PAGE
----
Christopher Jackson said it best at Fuel Your Writing:
Great opening lines are perfectly crafted, set the tone for the story to follow, and usually raise questions in the reader’s mind that they want to read on and find answers to. The best ones transcend the story that follows, they are quotable and find themselves part of culture far beyond simply being the first sentence in a book.
 So we begin our Friday Favorites inspired by collectors of first-lines from around the world...

From Barbara Kingsolver's The Poisonwood Bible:

Imagine a ruin so strange it must never have happened.

This opening sentence intrigues us with "a ruin so strange," because aren't all ruins strange in their own way? But the second half of it says the strangeness of it must be so bizarre that the ruin never happened. How is that possible? Our brains are set off-balance and the only way to right ourselves is to continue reading!

Thursday, June 4

Hooked on Hooks Critique

Tinkering with that first sentence or the first paragraph of your WIP?

Here at The Good Hook, you can share either one and the readers of this blog can give you their thoughts on it!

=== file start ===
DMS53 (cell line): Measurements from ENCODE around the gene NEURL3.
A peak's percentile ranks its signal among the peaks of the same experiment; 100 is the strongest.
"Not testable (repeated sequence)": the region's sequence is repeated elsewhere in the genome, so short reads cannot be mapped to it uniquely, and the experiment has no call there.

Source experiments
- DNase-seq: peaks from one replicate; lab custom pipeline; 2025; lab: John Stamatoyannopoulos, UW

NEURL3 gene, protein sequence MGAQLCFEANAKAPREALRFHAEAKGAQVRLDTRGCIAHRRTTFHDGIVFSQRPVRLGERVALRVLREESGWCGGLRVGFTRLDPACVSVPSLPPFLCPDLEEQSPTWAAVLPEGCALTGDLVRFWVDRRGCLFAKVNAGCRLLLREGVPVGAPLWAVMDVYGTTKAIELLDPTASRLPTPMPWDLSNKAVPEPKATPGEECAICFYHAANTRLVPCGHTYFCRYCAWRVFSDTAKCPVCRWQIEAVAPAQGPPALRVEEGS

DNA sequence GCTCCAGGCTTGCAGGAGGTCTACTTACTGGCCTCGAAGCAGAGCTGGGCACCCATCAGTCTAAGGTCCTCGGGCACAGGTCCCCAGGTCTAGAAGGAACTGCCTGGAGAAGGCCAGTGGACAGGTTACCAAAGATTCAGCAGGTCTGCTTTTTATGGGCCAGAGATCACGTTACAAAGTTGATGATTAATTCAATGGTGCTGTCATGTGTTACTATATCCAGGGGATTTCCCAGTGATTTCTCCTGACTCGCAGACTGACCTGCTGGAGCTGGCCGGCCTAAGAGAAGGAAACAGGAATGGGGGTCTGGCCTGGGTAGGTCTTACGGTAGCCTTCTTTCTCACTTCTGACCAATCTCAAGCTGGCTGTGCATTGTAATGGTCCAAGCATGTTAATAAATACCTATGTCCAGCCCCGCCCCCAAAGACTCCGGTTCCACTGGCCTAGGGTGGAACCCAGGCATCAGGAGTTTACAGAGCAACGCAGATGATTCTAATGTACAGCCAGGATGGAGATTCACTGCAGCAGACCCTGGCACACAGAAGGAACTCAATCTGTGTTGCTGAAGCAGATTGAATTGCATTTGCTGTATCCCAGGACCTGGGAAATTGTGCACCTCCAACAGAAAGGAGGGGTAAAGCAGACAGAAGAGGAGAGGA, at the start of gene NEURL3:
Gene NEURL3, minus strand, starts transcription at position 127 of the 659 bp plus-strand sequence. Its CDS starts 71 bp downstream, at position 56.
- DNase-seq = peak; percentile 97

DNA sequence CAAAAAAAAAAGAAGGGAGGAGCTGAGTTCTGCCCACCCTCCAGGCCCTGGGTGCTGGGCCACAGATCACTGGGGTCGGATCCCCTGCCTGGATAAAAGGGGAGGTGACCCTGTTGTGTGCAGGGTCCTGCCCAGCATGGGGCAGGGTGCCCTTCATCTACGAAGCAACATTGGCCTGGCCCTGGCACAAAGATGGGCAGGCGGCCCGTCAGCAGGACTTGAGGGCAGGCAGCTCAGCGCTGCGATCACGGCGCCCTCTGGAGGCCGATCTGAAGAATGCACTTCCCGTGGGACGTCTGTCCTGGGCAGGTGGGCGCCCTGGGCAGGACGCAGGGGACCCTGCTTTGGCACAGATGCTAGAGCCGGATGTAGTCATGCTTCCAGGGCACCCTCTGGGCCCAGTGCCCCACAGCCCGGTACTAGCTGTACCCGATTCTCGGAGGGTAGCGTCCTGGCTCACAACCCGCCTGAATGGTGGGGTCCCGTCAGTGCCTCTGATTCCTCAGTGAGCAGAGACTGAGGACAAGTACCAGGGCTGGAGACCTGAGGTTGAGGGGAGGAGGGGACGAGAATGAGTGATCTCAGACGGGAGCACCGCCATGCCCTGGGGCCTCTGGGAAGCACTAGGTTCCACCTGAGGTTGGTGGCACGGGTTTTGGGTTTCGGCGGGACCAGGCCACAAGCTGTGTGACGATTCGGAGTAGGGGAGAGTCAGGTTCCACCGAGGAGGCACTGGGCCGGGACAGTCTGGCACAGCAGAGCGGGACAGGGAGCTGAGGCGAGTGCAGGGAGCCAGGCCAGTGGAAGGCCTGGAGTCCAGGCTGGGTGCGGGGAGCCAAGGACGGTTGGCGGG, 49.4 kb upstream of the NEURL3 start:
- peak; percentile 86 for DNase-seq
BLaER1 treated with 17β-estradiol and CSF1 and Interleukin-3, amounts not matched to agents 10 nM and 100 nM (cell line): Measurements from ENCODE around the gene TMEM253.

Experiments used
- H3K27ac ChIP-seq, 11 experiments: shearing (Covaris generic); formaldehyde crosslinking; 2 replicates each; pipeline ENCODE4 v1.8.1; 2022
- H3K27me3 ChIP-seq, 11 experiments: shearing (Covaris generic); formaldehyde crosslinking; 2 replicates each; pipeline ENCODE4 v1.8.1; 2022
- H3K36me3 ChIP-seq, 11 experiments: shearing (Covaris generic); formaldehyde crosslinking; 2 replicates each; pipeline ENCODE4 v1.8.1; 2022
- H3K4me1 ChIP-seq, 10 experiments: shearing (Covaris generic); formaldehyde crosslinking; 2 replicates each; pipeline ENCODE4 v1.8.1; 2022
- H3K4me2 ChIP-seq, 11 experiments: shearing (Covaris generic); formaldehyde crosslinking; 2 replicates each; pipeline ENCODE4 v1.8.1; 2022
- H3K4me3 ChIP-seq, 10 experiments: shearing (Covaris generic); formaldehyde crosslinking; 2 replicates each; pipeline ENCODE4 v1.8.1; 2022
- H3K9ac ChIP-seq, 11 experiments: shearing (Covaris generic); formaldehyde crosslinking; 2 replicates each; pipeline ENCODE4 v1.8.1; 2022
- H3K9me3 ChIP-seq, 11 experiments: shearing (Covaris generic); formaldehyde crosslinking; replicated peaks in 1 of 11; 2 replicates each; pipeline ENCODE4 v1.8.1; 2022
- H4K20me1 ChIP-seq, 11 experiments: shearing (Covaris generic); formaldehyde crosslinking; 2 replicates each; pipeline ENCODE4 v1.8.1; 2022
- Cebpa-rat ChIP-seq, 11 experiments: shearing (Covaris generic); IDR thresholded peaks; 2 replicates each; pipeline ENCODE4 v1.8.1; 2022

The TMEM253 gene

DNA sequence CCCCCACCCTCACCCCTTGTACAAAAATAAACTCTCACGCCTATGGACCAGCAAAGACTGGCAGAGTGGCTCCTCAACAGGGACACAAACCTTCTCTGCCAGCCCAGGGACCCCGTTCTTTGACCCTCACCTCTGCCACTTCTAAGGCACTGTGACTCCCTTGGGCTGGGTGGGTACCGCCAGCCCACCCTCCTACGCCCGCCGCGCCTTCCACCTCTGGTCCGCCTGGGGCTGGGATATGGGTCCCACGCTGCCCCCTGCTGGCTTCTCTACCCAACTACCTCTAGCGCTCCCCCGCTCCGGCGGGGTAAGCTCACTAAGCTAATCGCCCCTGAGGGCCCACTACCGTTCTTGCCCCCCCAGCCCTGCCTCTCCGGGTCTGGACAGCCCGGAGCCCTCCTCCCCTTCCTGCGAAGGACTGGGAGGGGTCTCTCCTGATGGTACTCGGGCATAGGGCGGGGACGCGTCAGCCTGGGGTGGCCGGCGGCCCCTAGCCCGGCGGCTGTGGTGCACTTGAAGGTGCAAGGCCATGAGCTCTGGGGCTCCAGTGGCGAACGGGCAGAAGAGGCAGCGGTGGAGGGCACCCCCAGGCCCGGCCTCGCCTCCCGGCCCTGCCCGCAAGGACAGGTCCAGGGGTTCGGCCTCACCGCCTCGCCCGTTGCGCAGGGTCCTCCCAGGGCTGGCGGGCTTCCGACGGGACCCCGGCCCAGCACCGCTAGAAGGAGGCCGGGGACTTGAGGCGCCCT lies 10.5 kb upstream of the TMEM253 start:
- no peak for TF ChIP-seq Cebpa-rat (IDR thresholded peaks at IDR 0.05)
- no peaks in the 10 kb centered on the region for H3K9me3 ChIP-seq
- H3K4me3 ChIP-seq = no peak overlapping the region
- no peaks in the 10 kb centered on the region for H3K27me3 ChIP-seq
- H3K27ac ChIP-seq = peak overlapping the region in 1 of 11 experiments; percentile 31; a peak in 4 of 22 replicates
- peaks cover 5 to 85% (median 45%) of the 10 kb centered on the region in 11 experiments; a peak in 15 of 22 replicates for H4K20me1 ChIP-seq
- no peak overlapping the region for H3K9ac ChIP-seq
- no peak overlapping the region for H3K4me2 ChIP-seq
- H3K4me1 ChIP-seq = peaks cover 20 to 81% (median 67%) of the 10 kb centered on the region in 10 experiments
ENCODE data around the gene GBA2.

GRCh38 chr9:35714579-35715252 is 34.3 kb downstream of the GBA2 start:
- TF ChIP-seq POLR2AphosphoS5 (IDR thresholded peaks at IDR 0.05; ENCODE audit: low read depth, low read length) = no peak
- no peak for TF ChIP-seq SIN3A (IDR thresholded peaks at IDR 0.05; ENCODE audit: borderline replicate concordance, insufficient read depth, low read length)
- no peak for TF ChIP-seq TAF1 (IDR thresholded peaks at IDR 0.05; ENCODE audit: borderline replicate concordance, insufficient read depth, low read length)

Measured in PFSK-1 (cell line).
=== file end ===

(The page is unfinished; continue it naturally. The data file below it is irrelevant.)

Please send your first sentence or first paragraph to thegoodhook(at)yahoo(dot)com, and we will let you know the day your hook will be posted so you can let all of your followers know to stop by and critique your hook.

Wednesday, June 3

First Sentences are Doors to Worlds

Ursula Le Guin wrote these words to inspire us all to open a book and delve into a world of the writer's imagination but our own experience.

And as writers, we are singers carrying the reader through the door and along a journey in the new world.

She writes again:
“It is a rare and great pleasure to find a fantasist writing not only with the kind of accuracy of language absolutely essential to fantasy-making, but with real music in the words as well. Wherever Pat Rothfuss goes with the big story that begins with The Name of the Wind, he’ll carry us with him as a good singer carries us through a song.”
If you haven't read Patrick Rothfuss's book, The Name of the Wind, I will share with you the opening from the prologue. His words keep us wondering what happens next:

It was night again. The Waystone Inn lay in silence, and it was a silence of three parts.

This opening immediately tilts the balance of our minds.
What, silence has three parts?
And it is night, so why is the Waystone Inn so quiet?

We need to know more. We are hooked.